Michael Podgursky

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    Author Bio:
    Michael Podgursky is Professor of Economics at the University of Missouri – Columbia, where he served as department chair from 1995-2005.  His research focuses on the economics of education.  He has written many articles in the area, with a primary focus on teacher labor markets and teacher compensation.  He serves on the board of editors of Education Finance and Policy, Peabody Journal of Education, and advisory boards for various statistical agencies and research institutes, and is a co-investigator at the Center for Analysis of Longitudinal Data in Education Research at the Urban Institute and the National Center for Performance Incentives at Vanderbilt University, two national research centers funded by the Institute on Education Sciences of the U.S. Department of Education.


Pensions Under Pressure

Charter innovation in teacher retirement benefits

SPRING 2018 / VOL. 18, NO. 2

Choosing the Right Growth Measure

Methods should compare similar schools and teachers

SPRING 2014 / VOL. 14, NO. 2

Fixing Teacher Pensions

Is it enough to adjust existing plans?

Fall 2011 / Vol. 11, No. 4

Teacher Retirement Benefits

Even in economically tough times, costs are higher than ever.

Spring 2009 / Vol. 9, No. 2

Golden Handcuffs

Teachers who change jobs or move pay a high price

Winter 2010 / Vol. 10, No. 1

Peaks, Cliffs, and Valleys

The peculiar incentives of teacher pensions

Winter 2008 / Vol. 8, No. 1

Let the Market Decide

A 1962 RAND Corporation study on teacher pay described teacher salary schedules in the following way:

Spring 2001 / Vol. 1, No. 1

Fringe Benefits

There is more to compensation than a teacher’s salary

Summer 2003 / Vol. 3, No. 3

Quality Curricula

Public Education as a Business: Real Costs and Accountability by Myron Lieberman & Charlene K. Haar

Summer 2004 / Vol. 4, No. 3

Is There a “Qualified Teacher” Shortage?

WASHINGTON—As American schools reopen, a 15-year effort to “professionalize” the job of teacher is running up against a strong counterforce—the urgent need to fill classroom vacancies. — Christian Science Monitor, August 26, 2002 The headlines in those early years of No Child Left Behind (NCLB) were consistently alarming. “As Standards Rise, Too Few Teachers,” was […]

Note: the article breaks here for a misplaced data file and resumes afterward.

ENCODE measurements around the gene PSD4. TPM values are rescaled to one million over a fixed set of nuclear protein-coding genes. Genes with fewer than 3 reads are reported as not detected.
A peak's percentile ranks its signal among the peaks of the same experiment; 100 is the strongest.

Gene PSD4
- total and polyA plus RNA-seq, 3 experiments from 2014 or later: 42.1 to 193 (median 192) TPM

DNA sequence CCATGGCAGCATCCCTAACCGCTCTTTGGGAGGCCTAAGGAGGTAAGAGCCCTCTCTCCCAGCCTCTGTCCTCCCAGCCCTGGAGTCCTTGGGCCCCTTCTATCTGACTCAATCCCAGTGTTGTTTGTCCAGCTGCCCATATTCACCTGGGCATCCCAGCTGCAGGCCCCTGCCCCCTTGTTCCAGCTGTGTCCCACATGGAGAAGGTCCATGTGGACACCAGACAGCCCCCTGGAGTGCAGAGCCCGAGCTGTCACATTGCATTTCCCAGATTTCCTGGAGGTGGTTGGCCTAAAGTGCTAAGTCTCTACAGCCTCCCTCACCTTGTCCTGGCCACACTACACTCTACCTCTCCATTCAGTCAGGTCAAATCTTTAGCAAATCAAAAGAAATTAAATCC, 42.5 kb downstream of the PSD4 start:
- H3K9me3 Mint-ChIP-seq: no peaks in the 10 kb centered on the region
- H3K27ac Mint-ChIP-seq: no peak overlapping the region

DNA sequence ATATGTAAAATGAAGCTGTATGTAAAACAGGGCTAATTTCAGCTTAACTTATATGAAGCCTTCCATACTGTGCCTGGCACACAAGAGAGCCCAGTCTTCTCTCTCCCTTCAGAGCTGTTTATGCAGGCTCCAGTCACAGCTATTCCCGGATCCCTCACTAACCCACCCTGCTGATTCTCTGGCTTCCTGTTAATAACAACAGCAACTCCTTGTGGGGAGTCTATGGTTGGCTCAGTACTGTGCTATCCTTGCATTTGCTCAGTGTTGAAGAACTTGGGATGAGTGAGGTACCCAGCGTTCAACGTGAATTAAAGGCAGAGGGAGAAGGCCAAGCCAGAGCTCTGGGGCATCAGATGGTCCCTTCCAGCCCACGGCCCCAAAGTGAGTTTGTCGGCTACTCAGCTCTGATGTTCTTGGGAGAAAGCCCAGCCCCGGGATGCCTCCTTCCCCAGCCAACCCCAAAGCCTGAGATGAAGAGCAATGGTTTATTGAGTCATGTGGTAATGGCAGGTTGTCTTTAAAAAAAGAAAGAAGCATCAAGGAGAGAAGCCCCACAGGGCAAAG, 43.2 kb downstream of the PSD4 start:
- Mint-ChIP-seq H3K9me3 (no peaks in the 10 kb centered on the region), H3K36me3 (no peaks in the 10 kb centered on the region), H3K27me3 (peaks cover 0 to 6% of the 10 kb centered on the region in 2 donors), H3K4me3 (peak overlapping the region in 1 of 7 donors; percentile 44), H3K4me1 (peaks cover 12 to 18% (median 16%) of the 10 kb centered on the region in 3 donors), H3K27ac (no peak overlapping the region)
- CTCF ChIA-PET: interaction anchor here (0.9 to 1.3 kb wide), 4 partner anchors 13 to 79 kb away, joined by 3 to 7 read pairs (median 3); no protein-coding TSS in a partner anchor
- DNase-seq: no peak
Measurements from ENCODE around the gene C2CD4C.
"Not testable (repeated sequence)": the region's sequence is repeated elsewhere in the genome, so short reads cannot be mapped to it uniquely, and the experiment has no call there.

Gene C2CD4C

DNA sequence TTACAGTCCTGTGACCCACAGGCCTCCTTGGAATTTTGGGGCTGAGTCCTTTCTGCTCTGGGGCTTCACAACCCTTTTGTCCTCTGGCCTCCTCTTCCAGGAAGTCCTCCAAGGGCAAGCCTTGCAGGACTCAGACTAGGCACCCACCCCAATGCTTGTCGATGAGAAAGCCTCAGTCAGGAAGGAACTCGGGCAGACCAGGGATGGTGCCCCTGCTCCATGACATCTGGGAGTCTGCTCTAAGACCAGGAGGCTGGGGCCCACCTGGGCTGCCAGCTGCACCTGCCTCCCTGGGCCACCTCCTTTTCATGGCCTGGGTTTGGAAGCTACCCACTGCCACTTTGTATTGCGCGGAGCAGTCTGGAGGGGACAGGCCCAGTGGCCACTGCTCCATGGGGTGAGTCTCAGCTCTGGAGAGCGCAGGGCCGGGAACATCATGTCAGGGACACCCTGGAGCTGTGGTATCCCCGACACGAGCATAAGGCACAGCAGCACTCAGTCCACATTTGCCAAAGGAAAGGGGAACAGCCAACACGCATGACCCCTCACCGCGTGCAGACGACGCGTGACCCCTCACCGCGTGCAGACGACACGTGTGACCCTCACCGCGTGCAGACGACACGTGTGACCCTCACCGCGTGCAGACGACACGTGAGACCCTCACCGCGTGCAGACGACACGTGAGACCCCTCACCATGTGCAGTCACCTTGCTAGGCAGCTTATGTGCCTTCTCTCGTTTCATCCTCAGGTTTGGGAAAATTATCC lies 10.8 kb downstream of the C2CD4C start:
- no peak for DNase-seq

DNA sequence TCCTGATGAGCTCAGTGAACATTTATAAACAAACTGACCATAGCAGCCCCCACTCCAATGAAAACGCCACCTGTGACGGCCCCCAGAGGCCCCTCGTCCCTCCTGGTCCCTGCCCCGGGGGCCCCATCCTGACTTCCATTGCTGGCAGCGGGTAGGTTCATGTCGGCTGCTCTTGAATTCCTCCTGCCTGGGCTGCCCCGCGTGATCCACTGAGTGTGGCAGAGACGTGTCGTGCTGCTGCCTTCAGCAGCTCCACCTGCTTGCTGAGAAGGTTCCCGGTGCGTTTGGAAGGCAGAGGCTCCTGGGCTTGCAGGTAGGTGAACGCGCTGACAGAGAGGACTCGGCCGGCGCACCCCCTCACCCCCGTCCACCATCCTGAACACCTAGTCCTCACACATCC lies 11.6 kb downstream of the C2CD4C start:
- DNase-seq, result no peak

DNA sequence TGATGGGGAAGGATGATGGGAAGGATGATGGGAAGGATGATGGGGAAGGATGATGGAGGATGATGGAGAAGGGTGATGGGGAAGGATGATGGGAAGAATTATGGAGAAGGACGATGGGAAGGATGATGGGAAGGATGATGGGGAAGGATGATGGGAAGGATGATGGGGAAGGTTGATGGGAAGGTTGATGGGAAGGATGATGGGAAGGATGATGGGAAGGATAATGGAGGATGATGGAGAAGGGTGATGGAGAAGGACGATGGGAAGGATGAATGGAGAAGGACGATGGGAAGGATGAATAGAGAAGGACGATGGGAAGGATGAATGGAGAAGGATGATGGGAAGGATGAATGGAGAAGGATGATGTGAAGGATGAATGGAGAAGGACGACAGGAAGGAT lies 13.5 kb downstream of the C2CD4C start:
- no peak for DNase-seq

Spring 2006 / Vol. 6, No. 2

Blog Posts/Multimedia

Why Teacher vs. Non-Teacher Pay Comparisons Are Misleading

Pension benefits for public school teachers (and most public employees) are far more generous than for private sector professionals.


School Administrators and Teacher Pensions

School reformers need to understand that on the issue of pension reform, labor and management are likely to be on the same side of the bargaining table.


Making Mountains Out of Molehills? Let the Reader Decide

A recent “Policy Memorandum” from the Economic Policy Institute by EPI researcher Monique Morrissey is sharply critical of our article “Peaks, Cliffs, and Valleys.” Morrissey has a number of critiques of our articles, but the main one, as the title suggests, is that our metaphors are inappropriate, and there is nothing at all “peculiar” about the structure of retirement incentives in teacher pensions.


The Teacher Pension Cost Gap Continues to Widen

In the Spring 2009 issue of Education Next, Robert Costrell and I presented data on the growing gap between employer pension costs for public school teachers and employer pension costs for private sector managers and professionals. This gap continues to widen.

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